What is Myopia?
Myopia, also known as nearsightedness, is a very common vision problem, affecting nearly one-third of the population. As the name implies, people who are nearsighted can easily see objects that are near to them, but struggle with objects that are far away.
Myopia occurs when the eyeball is slightly longer than usual from front to back. This causes light rays to focus at a point in front of the retina, rather than directly on its surface. People who suffer from myopia often have headaches or eyestrain and might squint or feel fatigued when driving or playing sports.
Nearsightedness commonly runs in families and usually appears in childhood. This vision problem may stabilize at a certain point, although sometimes it worsens with age.
Nearsightedness may be corrected with glasses, contact lenses or refractive surgery. If you’re nearsighted, your prescription is a negative number. The higher the numeral, the stronger your lenses will be. Depending on the severity of your myopia, you may need to wear your glasses or contact lenses all the time or only when you need distance vision, like driving or watching a movie.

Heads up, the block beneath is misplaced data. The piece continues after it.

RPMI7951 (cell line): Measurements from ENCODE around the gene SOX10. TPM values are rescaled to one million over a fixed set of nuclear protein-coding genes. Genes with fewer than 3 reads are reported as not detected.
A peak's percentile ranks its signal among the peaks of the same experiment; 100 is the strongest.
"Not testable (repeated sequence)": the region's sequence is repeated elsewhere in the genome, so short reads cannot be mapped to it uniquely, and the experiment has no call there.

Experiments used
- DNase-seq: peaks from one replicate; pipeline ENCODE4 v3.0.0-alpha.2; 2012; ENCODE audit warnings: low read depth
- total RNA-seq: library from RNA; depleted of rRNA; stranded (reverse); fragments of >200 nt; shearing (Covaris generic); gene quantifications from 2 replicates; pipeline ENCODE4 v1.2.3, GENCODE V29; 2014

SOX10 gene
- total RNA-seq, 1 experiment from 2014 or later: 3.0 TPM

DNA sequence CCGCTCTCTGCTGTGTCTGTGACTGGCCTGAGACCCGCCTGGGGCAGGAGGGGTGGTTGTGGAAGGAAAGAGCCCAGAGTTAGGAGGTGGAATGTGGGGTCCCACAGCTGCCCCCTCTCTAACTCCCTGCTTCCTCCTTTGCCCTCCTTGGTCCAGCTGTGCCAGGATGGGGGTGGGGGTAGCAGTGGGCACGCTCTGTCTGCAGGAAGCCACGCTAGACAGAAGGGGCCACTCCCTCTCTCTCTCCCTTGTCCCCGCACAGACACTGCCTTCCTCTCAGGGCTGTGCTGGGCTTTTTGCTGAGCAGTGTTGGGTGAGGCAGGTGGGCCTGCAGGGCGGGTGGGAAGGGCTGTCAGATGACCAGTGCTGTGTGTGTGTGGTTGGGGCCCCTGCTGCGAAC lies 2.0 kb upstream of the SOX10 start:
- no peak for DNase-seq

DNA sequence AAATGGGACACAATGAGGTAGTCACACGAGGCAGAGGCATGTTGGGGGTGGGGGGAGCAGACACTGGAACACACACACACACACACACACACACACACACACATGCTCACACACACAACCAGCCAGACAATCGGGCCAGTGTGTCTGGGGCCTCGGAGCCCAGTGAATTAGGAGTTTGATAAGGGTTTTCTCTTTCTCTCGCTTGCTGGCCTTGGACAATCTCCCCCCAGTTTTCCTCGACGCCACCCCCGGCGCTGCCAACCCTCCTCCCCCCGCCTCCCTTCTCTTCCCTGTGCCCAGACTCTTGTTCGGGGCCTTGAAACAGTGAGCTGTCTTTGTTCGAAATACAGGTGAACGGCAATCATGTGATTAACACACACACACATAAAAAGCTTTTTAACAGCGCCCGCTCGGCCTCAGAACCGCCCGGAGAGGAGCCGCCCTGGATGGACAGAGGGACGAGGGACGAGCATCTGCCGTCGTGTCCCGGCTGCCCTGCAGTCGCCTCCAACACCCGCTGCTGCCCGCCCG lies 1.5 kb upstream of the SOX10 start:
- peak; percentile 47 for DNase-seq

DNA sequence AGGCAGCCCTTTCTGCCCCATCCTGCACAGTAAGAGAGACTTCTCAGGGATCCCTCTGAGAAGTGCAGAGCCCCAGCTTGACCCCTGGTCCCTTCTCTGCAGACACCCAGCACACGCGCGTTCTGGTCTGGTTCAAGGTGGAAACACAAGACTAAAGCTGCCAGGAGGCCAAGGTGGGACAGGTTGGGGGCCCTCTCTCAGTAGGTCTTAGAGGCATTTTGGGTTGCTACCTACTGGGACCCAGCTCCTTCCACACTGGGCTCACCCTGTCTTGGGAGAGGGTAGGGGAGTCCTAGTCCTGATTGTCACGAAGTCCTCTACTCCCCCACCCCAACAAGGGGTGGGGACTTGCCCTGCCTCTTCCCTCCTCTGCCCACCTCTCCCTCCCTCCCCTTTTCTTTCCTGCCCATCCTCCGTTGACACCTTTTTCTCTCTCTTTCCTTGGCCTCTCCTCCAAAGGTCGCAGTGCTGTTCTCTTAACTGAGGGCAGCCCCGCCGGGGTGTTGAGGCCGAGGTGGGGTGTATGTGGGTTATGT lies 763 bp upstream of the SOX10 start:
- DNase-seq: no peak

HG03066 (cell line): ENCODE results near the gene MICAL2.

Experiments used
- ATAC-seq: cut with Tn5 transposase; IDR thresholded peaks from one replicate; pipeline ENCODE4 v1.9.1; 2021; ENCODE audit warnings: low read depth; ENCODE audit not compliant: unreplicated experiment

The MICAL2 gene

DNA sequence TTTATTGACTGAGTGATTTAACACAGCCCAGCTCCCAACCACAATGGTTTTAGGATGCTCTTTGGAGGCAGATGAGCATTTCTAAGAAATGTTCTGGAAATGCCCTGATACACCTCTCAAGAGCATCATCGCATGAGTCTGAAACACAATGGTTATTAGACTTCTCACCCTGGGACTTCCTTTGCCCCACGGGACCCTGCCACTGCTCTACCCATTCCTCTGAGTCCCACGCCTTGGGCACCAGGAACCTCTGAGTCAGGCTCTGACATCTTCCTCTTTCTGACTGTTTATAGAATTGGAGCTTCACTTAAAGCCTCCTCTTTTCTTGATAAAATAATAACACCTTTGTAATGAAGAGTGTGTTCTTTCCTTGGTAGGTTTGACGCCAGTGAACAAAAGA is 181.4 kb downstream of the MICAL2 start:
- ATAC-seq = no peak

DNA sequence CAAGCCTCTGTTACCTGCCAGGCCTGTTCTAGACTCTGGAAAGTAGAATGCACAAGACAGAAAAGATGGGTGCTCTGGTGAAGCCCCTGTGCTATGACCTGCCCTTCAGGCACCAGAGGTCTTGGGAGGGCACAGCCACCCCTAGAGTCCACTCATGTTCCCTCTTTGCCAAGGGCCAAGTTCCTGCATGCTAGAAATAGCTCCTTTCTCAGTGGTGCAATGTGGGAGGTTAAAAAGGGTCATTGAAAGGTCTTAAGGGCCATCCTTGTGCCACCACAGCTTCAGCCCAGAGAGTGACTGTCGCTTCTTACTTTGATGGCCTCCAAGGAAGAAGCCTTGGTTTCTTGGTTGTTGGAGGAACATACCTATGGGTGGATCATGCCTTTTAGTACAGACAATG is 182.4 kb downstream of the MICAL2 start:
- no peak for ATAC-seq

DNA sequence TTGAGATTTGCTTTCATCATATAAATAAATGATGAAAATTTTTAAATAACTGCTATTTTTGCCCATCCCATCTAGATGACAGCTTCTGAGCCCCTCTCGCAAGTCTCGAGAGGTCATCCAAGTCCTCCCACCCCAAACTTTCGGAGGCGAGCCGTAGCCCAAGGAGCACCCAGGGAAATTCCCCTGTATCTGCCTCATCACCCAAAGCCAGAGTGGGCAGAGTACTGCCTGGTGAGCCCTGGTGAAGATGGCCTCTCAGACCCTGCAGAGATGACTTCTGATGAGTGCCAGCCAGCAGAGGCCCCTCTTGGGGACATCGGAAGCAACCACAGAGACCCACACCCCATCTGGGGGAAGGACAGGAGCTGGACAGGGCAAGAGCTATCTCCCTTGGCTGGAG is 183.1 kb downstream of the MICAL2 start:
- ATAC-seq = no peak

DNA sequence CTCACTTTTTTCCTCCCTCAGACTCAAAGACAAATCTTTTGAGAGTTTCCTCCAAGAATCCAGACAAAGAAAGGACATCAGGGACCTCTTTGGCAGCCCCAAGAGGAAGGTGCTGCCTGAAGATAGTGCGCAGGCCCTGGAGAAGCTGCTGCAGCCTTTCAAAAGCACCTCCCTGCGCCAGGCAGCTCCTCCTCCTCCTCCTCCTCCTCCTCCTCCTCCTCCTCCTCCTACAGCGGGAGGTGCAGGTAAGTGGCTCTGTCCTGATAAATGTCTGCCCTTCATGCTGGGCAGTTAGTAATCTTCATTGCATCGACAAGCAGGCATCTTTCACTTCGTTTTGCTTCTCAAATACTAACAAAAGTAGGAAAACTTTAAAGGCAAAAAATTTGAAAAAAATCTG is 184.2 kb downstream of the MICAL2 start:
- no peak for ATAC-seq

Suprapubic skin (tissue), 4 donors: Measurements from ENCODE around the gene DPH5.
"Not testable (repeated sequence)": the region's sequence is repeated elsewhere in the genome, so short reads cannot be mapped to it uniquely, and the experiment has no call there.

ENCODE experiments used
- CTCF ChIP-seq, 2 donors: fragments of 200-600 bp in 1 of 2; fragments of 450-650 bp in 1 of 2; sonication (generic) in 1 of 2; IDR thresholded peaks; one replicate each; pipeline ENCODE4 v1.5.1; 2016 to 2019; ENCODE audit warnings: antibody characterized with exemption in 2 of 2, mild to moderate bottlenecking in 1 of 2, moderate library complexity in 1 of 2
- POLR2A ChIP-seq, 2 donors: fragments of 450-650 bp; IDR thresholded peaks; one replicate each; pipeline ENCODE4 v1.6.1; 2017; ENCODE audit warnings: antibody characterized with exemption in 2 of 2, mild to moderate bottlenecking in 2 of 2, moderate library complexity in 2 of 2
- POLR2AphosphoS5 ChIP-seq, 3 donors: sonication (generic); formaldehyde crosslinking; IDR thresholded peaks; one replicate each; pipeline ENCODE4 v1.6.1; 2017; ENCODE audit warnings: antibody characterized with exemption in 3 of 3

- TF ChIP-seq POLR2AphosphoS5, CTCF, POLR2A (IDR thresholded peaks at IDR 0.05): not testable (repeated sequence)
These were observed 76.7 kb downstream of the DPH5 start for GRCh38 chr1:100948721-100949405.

Refractive surgery can reduce or even eliminate your need for glasses or contacts. The most common procedures are performed with an excimer laser. In laser-assisted in situ keratomileusis (LASIK) — the most common refractive procedure — a flap is created in the cornea, then a laser reshapes the underlying corneal tissue, and then the flap is put back into place.
An alternative option to correcting myopia is orthokeratology, a non-surgical procedure that involves wearing special contact lenses that slowly reshape the cornea over time to reshape the eye, allowing light rays to focus closer or on the retina, creating clearer vision.